António Maçanita is interested in exploring unique terroirs, he makes wine in Alentejo, the Douro, the Azores and now Madeira. The Porto Santo adventure was born through conversations with his good friend, Nuno Faria, a sommelier and restaurateur who owns Michelin-starred 100Maneiras in Lisbon. Nuno is from Porto Santo, geologically one of the oldest islands of the archipelago of Madeira.
During the Covid lockdown, Nuno was based on the island, and he talked and shared photos of the old vines there with António. There's a long history of grape growing in Porto Santo for the Madeira industry, but today only 14 hectares of vineyards remain. The grapes varieties found on Porto Santo - Caracol and Listrão (Listan Blanco/Palomino Fino) - are descended from those you find in the south of the Iberian peninsula. António couldn't resist, he had to experience the potential of this place, and that's how the project started.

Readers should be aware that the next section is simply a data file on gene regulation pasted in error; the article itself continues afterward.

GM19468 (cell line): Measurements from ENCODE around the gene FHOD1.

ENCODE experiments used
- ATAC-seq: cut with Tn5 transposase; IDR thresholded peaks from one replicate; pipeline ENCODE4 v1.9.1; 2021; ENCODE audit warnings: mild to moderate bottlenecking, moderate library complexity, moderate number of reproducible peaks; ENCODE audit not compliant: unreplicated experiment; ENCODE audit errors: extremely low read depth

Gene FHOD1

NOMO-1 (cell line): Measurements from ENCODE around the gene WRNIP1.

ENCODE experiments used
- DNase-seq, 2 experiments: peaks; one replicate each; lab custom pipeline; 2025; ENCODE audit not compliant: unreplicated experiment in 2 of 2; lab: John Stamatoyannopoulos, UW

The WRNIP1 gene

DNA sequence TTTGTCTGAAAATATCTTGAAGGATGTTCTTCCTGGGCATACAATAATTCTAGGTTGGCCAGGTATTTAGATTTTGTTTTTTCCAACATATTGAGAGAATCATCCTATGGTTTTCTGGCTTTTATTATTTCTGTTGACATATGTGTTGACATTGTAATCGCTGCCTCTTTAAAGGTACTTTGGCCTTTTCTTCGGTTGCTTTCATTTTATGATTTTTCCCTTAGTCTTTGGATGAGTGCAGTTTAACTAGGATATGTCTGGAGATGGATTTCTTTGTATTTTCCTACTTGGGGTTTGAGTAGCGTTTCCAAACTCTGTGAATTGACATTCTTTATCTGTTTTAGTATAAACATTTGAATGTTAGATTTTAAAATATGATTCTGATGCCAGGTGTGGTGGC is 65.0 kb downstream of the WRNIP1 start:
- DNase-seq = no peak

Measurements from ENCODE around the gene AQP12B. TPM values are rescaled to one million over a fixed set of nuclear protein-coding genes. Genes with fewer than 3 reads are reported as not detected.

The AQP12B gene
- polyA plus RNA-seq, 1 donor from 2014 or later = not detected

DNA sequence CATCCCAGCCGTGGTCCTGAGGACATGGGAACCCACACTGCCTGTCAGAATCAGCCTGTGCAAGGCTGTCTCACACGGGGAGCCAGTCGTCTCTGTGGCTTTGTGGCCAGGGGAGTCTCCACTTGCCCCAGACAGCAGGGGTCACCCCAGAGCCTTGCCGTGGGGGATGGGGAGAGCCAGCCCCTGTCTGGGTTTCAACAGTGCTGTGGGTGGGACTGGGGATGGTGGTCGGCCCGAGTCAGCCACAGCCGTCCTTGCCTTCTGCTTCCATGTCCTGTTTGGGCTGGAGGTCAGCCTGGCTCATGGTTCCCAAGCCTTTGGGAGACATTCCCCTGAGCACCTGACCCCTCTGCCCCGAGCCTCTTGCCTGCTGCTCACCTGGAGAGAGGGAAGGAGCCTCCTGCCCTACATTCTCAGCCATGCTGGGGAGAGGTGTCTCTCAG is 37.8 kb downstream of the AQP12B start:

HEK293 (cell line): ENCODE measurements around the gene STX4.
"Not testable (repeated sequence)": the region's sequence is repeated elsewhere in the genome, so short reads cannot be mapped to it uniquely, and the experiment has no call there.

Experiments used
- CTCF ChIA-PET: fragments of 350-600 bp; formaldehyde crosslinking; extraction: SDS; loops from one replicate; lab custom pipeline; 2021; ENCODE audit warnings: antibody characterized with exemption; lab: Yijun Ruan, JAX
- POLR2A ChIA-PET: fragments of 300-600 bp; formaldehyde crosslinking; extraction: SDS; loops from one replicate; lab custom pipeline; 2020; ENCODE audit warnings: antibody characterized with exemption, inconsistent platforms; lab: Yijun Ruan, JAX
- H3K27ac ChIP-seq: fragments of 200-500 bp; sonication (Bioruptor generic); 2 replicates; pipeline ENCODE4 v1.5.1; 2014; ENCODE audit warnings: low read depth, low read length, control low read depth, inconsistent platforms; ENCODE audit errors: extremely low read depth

The vineyards he works with belong to small traditional farmers, they aren't certified but the viticulture would be described as organic. The 80-year-old vines are trained close to the ground to protect them from the wind, and are often protected by low stone walls known as 'muros de crochet.' One of the biggest challenges here is the lack of rain, but the porous calcareous soils store what falls. This is a fascinating collection of wines showcasing the history, grapes and maritime terroirs of these islands.